Nobody needs to apply spoiler warnings to “The People v. O.J. Simpson: American Crime Story.” Arresting from the get-go, the performances in this limited series are almost uniformly superb (with one glaring exception), and dealing with a true story imposes a level of discipline and restraint on producer Ryan Murphy and his collaborators that’s become a rarity in his other shows. Although “People v. O.J.” commits a few minor fumbles, almost everyone here has acquitted themselves honorably, in roles that, for the most part, fit them like a glove.
Adding context to the eventual not-guilty verdict, the series opens with the Rodney King beating and the civil unrest that followed. That distrust toward the police and justice system in the African-American community would ultimately become a vital part of the case, albeit one that prosecutors clearly underestimated in everything from their handling of jury selection to venue.
Of course, Simpson (Cuba Gooding Jr.) didn’t exactly identify with the African-American community. Rich and privileged, he was almost certainly the most famous person ever accused of murder when his ex-wife Nicole and waiter Ronald Goldman were found brutally killed.
All of those 20-year-old events have been replicated in painstaking detail, from Simpson’s televised slow-motion Bronco chase to the LAPD investigators arriving on the scene. But what really makes “People v. O.J.” sizzle is the fly-on-the-wall treatment of the rival legal camps, including the squabbles within the so-called “Dream Team” that Simpson assembled to defend him.
That begins with Robert Shapiro, and without putting too harsh a point on it, John Travolta is simply awful in the role. Yes, Shapiro spoke in stiff, measured tones, but the actor’s overly mannered line readings turn the attorney into a buffoon, in sharp contrast to the more nuanced portrayals around him.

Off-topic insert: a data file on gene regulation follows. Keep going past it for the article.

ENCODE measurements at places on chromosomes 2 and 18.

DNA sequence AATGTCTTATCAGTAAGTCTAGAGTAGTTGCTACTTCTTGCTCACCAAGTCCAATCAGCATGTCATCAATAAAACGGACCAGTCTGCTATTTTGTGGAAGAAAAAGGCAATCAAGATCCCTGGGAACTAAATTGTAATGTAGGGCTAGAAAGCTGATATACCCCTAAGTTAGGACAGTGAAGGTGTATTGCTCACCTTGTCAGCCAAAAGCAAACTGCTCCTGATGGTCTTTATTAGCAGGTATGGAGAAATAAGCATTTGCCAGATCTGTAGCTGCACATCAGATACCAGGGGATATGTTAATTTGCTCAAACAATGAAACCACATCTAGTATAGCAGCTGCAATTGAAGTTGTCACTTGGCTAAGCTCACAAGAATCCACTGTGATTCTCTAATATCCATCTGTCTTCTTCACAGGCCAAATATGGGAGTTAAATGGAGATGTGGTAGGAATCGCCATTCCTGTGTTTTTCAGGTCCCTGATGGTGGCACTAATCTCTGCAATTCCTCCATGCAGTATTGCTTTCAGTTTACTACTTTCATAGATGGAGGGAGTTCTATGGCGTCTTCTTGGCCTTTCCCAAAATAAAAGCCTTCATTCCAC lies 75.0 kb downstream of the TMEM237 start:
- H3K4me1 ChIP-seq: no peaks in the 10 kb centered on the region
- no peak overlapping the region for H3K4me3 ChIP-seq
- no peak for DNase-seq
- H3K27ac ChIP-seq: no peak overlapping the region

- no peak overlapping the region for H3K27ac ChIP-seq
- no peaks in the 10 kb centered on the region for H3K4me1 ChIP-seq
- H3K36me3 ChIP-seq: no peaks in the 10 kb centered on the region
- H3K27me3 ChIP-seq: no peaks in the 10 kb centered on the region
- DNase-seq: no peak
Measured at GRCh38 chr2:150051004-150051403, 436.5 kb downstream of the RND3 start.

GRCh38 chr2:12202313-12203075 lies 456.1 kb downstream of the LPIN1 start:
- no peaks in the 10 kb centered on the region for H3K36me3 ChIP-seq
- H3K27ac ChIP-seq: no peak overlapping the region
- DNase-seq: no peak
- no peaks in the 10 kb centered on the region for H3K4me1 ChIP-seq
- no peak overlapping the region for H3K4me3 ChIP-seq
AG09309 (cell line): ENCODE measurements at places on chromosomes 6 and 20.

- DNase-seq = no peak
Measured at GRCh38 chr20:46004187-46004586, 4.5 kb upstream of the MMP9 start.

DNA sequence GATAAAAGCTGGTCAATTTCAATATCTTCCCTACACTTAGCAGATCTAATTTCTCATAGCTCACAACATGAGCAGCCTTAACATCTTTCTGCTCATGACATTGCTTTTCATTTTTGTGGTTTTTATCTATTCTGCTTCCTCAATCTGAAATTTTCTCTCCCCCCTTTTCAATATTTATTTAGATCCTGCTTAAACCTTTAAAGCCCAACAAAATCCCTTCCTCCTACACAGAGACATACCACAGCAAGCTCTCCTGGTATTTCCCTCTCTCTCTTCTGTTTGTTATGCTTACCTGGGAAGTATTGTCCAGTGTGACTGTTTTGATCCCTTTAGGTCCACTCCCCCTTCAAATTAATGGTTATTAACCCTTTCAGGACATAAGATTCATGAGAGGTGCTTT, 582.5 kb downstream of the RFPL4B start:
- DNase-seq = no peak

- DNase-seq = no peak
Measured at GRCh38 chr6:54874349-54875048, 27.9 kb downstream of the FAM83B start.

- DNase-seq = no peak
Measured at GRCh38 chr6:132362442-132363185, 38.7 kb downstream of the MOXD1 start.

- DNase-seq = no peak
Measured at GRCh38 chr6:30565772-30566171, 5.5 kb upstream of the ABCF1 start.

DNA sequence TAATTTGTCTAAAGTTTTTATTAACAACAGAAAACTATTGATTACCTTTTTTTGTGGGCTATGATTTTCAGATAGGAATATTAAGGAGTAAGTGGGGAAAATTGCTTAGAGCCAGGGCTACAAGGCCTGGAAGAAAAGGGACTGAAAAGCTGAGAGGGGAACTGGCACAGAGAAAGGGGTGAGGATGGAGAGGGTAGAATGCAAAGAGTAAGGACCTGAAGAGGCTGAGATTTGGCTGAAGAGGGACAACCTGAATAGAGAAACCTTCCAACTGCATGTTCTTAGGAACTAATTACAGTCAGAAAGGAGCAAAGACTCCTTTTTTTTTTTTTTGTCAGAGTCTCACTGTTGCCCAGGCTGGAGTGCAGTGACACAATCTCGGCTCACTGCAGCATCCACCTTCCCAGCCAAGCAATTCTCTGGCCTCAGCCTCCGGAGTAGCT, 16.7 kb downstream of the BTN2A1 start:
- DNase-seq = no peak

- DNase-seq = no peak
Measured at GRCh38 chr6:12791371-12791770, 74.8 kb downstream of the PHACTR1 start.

The other misstep, just to get the few beats of griping out of the way, involves Simpson pal Robert Kardashian. Although the part is nicely played by David Schwimmer, the producers indulge in sequences in which Kardashian lectures his daughters, long before their sex tape/reality-TV days, about the pitfalls of fame, which not only feels heavy-handed and somewhat pandering, but too cute by more than half. (Granted, it is sort of hilarious hearing him refer to O.J. as their “Uncle Juice.”)
Fortunately, everything else about the production more than compensates for those minor quirks, starting with Courtney B. Vance — in a role he was born to play, as Johnnie Cochran — and Sarah Paulson and Sterling K. Brown as prosecutors Marcia Clark and Christopher Darden, the former eager to sink her teeth into the case, the latter dragged into it despite warnings not to get involved. In one of the more telling exchanges, when Darden suggests to a neighbor that Simpson has had little use for the black community during the Bronco ride, he’s told, “He’s got the cops chasing him. He’s black now.”
Scott Alexander and Larry Karaszewski penned the Murphy-directed premiere, derived from Jeffrey Toobin’s book “The Run of His Life: The People v. O.J. Simpson,” and the writing throughout does an extremely savvy job of humanizing the participants with personal details, from Clark’s marital woes — and her hurt feelings at having her looks picked apart by commentators — to Cochran’s hunger to get involved. There are also illuminating touches and stranger-than-fiction moments, such as the defense team transforming Simpson’s bachelor estate to make it more appealing to the visiting jurors.
Beyond the marquee names, “People v. O.J.” is full of delicious smaller roles, such as Connie Britton as Nicole’s book-peddling friend Faye Resnick and Nathan Lane as a blustery F. Lee Bailey. Indeed, the producers have cast and adorned the show so impeccably, down to even smallish roles, as to make these encounters feel incredibly present.
Perhaps foremost, the 10-part project (six of which were previewed) captures the circus-like atmosphere that polluted the so-called “trial of the century,” from witnesses selling their stories, to more or less conducting the trial via Larry King’s talk show. Moreover, this series has the advantage of being able to wryly present someone like Judge Ito (Kenneth Choi) perceiving the assignment as a huge career opportunity, when the viewer knows he’s going to wind up a Jay Leno punchline.
Ratings-wise, this has the potential to be one of the bigger draws FX has scheduled in a while, and similar to its cousin “American Horror Story,” “American Crime Story” is designed to live on, documenting different tales in future cycles. Still, like some of the football star’s greatest gridiron moments, this is one of those perfectly timed runs that should be hard to replicate — or equal.